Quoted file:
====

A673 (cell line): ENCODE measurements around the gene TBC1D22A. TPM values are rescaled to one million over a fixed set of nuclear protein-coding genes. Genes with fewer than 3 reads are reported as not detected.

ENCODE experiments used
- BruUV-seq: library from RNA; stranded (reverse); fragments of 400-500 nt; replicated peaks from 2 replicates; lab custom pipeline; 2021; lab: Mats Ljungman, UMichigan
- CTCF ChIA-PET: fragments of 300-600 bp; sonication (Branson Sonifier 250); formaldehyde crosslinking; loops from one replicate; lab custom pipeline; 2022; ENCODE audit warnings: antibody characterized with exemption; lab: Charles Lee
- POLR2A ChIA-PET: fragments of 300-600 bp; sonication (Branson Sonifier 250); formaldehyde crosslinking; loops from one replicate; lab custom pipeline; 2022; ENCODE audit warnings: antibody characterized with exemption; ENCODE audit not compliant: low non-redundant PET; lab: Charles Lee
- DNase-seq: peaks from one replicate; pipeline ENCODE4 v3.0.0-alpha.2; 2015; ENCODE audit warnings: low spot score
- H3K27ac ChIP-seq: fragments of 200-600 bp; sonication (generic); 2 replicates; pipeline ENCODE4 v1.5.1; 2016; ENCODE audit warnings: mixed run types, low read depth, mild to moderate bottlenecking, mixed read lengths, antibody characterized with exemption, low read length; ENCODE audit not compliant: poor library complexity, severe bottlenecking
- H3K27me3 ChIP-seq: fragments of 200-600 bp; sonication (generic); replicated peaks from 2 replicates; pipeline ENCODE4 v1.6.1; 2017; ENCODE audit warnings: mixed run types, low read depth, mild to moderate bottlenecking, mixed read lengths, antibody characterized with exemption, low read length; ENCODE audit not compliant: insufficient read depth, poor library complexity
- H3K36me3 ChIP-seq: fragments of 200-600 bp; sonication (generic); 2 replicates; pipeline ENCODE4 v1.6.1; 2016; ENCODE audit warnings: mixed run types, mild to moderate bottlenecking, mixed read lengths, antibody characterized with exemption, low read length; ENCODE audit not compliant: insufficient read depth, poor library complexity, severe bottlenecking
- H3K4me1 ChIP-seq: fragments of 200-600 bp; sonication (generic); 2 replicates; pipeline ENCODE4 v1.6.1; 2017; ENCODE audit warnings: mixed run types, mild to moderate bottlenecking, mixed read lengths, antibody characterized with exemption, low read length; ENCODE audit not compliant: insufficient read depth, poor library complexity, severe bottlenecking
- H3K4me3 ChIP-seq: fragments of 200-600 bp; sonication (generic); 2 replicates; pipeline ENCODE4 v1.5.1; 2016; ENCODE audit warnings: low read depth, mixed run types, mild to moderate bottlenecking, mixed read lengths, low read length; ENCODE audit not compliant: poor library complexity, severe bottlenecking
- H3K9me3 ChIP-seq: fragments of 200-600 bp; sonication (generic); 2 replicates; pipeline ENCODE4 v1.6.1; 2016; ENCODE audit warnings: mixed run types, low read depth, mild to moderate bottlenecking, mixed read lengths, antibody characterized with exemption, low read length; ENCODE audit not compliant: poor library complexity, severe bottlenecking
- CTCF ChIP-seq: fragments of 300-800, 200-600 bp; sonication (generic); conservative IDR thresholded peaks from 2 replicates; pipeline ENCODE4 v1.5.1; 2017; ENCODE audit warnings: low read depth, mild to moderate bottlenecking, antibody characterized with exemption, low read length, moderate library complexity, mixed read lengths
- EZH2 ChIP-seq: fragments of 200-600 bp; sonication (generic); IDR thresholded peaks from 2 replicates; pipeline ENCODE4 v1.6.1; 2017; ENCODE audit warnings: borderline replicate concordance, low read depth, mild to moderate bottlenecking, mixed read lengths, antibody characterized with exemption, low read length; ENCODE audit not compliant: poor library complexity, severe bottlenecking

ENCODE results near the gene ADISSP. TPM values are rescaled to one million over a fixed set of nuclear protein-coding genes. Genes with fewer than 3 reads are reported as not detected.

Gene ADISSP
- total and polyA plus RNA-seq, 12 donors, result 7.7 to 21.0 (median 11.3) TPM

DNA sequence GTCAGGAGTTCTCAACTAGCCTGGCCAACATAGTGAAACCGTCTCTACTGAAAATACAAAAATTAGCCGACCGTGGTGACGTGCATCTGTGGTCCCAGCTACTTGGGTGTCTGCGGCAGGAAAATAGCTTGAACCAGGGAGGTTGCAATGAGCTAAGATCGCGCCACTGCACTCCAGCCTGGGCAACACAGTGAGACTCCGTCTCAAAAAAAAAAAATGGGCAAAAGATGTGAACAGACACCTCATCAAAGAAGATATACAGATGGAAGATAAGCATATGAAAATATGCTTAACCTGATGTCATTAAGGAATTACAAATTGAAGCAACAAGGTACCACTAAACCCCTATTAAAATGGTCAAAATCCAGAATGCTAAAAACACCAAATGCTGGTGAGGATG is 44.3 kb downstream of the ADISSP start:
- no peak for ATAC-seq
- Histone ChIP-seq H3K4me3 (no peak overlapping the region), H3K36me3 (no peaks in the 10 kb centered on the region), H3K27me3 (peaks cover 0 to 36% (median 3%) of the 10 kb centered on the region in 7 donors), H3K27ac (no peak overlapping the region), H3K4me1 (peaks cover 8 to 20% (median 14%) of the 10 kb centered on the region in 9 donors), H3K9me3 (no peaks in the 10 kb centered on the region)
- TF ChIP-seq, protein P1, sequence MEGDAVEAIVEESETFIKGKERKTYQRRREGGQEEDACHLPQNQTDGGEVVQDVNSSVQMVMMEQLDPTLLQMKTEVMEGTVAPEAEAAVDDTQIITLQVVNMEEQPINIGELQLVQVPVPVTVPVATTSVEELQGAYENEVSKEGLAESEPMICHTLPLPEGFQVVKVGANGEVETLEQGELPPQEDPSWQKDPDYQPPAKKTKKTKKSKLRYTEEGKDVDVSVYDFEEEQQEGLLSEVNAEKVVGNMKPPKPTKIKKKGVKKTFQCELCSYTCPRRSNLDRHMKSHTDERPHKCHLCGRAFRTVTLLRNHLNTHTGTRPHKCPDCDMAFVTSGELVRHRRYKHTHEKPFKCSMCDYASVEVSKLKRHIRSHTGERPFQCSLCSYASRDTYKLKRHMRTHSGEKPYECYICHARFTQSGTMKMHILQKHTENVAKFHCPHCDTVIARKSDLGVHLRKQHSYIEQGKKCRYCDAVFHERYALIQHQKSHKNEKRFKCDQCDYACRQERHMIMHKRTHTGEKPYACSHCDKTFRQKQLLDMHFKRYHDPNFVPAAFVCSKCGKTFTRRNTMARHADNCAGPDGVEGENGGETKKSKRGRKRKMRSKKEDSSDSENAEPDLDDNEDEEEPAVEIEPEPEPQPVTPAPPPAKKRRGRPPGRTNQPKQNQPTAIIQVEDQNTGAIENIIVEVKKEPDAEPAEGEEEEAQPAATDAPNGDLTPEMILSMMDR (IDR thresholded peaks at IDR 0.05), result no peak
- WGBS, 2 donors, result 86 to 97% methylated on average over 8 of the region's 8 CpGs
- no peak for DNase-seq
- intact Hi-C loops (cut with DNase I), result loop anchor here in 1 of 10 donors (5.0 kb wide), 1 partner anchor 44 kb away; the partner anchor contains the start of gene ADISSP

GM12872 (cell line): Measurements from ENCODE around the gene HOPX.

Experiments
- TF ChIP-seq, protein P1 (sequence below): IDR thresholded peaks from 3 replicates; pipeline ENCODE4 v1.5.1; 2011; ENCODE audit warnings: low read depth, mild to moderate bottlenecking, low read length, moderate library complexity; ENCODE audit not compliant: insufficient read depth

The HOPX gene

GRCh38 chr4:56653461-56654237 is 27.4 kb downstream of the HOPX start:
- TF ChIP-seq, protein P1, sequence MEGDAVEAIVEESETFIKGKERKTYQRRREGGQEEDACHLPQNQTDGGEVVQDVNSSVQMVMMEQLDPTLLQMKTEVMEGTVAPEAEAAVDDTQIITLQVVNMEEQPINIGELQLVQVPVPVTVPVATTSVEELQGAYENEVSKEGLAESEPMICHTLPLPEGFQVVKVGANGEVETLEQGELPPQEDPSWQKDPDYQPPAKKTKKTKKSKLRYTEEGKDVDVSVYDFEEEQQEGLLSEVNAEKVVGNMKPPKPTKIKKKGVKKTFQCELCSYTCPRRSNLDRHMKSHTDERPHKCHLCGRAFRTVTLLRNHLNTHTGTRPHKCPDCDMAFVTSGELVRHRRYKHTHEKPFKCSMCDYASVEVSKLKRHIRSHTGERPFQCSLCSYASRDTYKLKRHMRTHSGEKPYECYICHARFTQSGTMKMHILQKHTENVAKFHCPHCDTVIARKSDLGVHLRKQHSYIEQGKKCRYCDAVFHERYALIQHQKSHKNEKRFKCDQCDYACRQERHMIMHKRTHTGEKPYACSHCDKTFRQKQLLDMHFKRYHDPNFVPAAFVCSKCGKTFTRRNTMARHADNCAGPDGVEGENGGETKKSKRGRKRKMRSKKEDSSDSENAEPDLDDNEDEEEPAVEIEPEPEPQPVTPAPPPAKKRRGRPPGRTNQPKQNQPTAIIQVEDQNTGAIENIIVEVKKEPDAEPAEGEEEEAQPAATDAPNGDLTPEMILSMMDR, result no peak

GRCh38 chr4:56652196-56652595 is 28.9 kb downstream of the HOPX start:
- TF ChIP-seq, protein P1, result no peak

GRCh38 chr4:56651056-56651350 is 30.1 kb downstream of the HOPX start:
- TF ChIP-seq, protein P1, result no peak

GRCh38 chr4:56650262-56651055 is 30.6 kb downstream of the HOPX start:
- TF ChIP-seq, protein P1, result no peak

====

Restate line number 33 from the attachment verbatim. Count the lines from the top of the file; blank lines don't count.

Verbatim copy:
GRCh38 chr4:56651056-56651350 is 30.1 kb downstream of the HOPX start: